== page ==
Princess once said that there was magic in the mountains. I had agreed then. I still agree, but there is a 'but' now. Over the five year long relationship I have had with the mountains, I have gotten to know it better. Three of those five years, I have gone to the mountains in the months of monsoons. True, the mountains have their magic. But the magic dons a darker hue in these months. I prefer trekking with a certain individual for many reasons. So I wait for him to be free of other engagements and plan my treks accordingly. His work load drastically reduces in the months of monsoons and so we find ourselves in the lap of the mountains when the rains batter down hard on the earth.
And it is never easy. The very first time I had gone trekking I had to cross a landslide. The memory is still etched in my brain. It was then that I had lost my fear of heights. Standing awkwardly on near perpendicular ground; with loose mud and rocks to support my weight; unsteady and excited. It was the most adventurous thing I had done till then, maybe it still is. But that was not the last of it. Every year that I go to the mountains, there is some patch or other of freshly slid land that makes for an adventurous minute. Last year we crossed a really fresh one, not too steep but with boulders still falling down. One guy on the lookout shouted out when it was safe to cross. You could feel a rock tumble down behind you as you raced across thankful that you did not hesitate that extra second or your foot did not slip at the wrong moment. This year it was there again, right towards the end of our foot journey. Another fresh one but not sludgy. Very steep, with hardly any foothold. I had my troubles. The ground shifted and groaned under me more than once. Had I slipped, there was nothing to break my fall. Not for a hundred feet at least. The novelty of such dangers wears down after a bit. And you wonder. What would it be like to do this on a daily basis?
The pahadis have adapted to it. They race across barely putting their weight on a spot long enough. But it is a risk anyway. One that they take every single day for more than a month every year. And it is not just landslides. Wash outs, complete disruption of communication, broken bridges. Monsoons wreck all kinds of havoc up there. And the pahadis rough it out. There are other tales of horror from my last visit. We had stopped the jeep for a hour for a police officer who had gone across the valley to assess the damage done to a few households the previous night when the rains washed away the houses. I am not sure if there was a loss of life. Then, in the same jeep when we resumed journey, a young man sat next to me. Told me how he and his group had braved the river on his way here. The river had washed out all five bridges that connected his village to this side of the mountain. He told me how a rock had crushed the foot of a girl who was with them. She was supposed to go down to Mori to attend school. They had to go back and leave her at her home. All this said in a manner of casual banter. It was an everyday thing for them. Stories fit for entertaining a townsman. Then there were the talks with S didi later the same evening. The problems with the mountains are not limited to the monsoons. The state of education and health in the mountains are pathetic. Schools are barely staffed. The teachers do not show up. Communication as well; no mobile network even in the more inhabited villages. Imagine a life where you would have to travel 30 kilometers just to get mobile network, if you are fortunate, that is, else it would take close to 60. In the mountains, going to and fro that distance is an entire day's activity. It is always with marvel that I hear B speak of the problems that plague the mountains and its denizens. His passion to help his fellow pahadis borders on rudeness. But he has seen both sides of the coin and has every right to be opinionated.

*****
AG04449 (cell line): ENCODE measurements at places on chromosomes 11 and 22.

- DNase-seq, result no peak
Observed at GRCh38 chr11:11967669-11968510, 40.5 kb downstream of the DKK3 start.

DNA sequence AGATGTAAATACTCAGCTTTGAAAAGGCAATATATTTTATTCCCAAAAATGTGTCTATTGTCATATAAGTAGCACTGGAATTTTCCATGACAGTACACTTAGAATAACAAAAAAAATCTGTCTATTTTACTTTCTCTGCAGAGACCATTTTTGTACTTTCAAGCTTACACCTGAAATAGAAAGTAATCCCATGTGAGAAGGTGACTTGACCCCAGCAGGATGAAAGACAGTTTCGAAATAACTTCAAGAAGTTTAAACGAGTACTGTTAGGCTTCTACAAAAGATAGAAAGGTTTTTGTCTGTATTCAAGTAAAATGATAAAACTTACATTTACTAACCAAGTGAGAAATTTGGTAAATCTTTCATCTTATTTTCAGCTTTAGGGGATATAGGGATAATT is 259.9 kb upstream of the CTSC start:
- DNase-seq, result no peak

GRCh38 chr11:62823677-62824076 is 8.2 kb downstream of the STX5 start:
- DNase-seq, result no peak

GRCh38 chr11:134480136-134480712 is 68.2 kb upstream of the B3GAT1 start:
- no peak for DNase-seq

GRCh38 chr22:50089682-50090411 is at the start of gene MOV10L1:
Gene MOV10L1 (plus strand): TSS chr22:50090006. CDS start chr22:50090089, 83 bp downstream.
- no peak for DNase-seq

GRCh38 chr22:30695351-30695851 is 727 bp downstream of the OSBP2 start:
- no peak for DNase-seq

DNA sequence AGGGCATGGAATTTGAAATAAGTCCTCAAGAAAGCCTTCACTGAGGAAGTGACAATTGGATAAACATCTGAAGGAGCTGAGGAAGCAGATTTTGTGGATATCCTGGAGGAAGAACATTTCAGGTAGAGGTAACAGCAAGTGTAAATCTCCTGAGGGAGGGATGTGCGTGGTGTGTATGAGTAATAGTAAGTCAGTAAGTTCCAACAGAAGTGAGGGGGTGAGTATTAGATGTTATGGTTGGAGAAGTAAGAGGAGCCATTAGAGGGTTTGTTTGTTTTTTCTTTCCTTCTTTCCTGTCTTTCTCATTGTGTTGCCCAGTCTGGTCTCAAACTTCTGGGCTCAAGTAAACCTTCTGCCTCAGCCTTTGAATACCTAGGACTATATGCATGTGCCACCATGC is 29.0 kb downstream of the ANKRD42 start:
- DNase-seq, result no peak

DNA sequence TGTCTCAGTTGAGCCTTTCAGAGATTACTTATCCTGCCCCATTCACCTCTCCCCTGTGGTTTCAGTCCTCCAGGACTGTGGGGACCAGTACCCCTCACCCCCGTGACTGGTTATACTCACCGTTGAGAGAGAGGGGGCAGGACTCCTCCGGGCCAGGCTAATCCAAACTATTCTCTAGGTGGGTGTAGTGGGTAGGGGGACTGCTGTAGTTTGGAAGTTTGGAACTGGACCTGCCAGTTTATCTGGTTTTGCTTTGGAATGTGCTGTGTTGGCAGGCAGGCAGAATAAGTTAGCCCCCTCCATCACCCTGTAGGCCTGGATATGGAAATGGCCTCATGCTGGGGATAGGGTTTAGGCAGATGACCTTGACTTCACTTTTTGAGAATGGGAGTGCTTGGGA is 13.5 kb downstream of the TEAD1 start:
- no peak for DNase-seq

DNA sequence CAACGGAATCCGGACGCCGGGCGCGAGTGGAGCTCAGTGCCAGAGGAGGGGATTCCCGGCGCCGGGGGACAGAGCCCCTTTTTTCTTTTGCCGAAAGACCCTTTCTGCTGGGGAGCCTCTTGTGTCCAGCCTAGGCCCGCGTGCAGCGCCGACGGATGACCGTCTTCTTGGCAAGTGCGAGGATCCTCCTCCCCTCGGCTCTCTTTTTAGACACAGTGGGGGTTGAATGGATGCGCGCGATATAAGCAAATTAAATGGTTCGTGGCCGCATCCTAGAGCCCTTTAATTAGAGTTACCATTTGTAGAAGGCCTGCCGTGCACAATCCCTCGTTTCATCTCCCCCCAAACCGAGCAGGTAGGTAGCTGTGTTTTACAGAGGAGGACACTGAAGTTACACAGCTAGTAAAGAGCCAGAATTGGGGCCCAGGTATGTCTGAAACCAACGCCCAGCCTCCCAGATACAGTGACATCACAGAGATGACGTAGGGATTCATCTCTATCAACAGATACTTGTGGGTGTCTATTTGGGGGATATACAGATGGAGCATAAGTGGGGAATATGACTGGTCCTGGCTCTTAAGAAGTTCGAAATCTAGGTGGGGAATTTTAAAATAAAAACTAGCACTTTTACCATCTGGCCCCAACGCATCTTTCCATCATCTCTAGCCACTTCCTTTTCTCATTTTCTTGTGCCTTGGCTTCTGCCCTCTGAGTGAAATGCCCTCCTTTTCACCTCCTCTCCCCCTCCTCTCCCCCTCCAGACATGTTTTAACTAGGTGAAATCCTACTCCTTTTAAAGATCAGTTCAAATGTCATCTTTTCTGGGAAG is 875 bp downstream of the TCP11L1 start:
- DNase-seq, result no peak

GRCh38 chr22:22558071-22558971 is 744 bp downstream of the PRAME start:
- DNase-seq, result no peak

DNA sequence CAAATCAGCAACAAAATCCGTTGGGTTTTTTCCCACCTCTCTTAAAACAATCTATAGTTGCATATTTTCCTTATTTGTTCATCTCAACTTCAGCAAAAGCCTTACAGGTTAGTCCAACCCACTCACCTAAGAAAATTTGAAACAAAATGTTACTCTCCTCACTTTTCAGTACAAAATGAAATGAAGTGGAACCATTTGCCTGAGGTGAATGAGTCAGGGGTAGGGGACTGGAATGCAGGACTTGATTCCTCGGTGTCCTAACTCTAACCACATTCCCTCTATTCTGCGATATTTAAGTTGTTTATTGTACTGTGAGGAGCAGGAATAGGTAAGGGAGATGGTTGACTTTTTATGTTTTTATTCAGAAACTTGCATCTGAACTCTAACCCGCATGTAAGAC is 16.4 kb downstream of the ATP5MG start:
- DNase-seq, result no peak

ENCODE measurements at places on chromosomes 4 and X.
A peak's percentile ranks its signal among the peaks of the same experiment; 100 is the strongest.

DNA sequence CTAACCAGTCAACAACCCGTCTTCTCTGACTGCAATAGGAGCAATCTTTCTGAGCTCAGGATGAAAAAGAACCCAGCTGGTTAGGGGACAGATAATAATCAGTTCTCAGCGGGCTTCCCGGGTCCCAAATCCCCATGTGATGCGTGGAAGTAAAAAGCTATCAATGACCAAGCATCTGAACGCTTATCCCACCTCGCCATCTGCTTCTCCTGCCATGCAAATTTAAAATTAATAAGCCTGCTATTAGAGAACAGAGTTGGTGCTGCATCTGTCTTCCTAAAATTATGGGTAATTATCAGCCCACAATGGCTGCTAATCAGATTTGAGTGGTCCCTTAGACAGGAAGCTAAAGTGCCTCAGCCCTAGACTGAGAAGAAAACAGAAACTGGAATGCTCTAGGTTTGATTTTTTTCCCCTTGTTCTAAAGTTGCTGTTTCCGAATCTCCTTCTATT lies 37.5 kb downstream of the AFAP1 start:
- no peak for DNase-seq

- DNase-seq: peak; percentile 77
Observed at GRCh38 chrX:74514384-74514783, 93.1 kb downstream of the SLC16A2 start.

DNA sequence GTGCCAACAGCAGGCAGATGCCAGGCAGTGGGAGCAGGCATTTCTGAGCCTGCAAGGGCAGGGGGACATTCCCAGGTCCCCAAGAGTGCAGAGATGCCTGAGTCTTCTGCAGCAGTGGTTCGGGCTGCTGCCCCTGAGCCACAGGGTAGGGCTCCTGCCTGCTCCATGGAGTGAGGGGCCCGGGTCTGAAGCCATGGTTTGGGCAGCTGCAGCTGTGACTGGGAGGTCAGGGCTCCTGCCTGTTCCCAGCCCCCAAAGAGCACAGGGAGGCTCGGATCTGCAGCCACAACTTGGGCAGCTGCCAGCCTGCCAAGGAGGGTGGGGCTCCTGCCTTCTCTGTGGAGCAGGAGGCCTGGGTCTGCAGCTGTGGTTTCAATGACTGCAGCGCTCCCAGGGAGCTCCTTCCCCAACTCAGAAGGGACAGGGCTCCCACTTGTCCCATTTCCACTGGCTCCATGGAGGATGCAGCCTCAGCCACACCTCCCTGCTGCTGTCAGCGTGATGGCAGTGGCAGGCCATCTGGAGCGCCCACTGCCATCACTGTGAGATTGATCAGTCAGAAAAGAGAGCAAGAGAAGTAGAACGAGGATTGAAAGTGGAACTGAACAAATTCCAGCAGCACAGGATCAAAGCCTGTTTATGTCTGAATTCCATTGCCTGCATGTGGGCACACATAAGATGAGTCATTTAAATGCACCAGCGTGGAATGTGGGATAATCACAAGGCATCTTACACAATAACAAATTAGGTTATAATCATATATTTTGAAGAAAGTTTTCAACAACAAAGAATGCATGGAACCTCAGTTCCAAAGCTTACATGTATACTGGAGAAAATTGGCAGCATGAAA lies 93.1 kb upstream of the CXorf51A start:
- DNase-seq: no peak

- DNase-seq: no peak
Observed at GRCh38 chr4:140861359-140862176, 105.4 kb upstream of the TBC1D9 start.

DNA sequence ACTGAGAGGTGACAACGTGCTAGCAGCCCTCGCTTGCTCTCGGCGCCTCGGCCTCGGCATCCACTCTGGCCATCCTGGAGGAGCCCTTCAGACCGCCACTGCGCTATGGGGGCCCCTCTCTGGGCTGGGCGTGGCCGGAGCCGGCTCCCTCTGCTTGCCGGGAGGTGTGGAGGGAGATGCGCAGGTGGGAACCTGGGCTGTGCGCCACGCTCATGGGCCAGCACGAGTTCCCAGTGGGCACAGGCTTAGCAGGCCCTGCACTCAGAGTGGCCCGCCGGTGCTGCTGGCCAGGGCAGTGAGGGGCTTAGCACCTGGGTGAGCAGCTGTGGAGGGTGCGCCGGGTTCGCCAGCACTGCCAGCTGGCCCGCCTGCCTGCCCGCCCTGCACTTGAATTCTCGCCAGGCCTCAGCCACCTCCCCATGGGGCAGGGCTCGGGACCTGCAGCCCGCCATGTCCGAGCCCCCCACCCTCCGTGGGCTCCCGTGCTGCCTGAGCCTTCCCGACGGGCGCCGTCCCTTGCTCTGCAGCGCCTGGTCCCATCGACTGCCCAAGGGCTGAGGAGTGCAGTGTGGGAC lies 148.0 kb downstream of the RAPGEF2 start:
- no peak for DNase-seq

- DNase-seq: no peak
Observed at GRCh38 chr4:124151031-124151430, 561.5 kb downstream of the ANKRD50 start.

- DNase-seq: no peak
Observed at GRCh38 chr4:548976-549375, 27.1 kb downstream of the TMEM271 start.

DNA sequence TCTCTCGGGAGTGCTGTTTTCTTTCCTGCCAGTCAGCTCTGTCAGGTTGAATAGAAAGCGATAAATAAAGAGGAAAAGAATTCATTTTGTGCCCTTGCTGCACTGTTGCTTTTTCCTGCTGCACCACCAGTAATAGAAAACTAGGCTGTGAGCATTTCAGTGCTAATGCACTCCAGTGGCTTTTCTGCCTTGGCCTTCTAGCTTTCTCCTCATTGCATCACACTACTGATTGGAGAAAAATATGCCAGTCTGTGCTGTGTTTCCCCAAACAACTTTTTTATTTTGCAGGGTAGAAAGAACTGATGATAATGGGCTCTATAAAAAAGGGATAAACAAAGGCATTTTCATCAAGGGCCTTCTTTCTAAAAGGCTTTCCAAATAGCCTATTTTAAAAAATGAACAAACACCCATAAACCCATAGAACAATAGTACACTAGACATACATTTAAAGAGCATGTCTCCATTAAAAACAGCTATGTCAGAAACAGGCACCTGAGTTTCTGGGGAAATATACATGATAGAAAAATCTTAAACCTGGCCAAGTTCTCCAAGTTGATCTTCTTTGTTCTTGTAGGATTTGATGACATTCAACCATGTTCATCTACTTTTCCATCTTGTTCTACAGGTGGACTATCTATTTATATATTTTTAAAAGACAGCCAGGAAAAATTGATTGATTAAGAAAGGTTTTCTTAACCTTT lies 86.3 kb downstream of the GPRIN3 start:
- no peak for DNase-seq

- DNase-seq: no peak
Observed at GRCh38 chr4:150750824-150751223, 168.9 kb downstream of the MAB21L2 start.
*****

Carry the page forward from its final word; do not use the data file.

Still, B dreams of settling down in the mountains on some future date. The life there is quiet and relaxed. He always smiles when he speaks of this future that he has dreamt. I can imagine why. Even I have harboured such dreams. Despite all the dangers that the mountains hold, I do keep going back to them and the duration keeps growing longer with each passing year. There is much I should be thankful of to the civilization in the plains. Concrete buildings to keep me safe against lashing winds and rains. I should be thankful I never had to brave a river and risk getting my foot crushed to attend school. I should be thankful that I can talk to my dearer ones whenever I can. I should be thankful that my commutation concerns involve rash drivers and not sliding faces of a mountain. I should be thankful that I have the luxury of having petty troubles. But I still yearn for the mountains when I am back in my sheltered life. Princess once said that there was magic in the mountains. I had agreed then. I still agree.